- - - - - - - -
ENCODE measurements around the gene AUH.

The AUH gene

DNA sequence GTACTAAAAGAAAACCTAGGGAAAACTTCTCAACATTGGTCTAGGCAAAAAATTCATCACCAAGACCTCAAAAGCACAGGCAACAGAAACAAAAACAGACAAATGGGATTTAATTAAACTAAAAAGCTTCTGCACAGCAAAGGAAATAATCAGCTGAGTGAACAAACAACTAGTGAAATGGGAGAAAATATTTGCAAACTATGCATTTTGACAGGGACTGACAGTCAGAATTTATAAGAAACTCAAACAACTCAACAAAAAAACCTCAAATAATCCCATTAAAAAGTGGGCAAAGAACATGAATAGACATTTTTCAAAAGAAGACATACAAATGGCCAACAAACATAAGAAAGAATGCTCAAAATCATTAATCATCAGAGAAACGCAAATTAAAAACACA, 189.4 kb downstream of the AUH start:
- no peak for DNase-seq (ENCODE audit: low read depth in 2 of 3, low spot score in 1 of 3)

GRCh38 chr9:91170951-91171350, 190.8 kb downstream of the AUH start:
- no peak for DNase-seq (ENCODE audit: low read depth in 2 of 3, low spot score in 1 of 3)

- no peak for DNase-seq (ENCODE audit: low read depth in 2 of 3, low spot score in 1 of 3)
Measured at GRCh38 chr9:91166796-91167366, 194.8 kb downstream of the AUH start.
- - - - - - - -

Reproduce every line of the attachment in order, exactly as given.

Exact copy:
ENCODE measurements around the gene AUH.

The AUH gene

DNA sequence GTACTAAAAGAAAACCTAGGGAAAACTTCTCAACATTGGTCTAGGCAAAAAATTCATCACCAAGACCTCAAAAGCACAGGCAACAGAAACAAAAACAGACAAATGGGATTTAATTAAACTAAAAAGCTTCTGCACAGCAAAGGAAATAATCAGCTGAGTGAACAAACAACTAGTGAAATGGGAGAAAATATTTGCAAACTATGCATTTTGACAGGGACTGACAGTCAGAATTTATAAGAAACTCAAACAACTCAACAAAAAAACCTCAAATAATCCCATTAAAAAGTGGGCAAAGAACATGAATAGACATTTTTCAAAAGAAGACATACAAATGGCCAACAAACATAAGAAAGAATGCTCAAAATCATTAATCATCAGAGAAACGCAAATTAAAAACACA, 189.4 kb downstream of the AUH start:
- no peak for DNase-seq (ENCODE audit: low read depth in 2 of 3, low spot score in 1 of 3)

GRCh38 chr9:91170951-91171350, 190.8 kb downstream of the AUH start:
- no peak for DNase-seq (ENCODE audit: low read depth in 2 of 3, low spot score in 1 of 3)

- no peak for DNase-seq (ENCODE audit: low read depth in 2 of 3, low spot score in 1 of 3)
Measured at GRCh38 chr9:91166796-91167366, 194.8 kb downstream of the AUH start.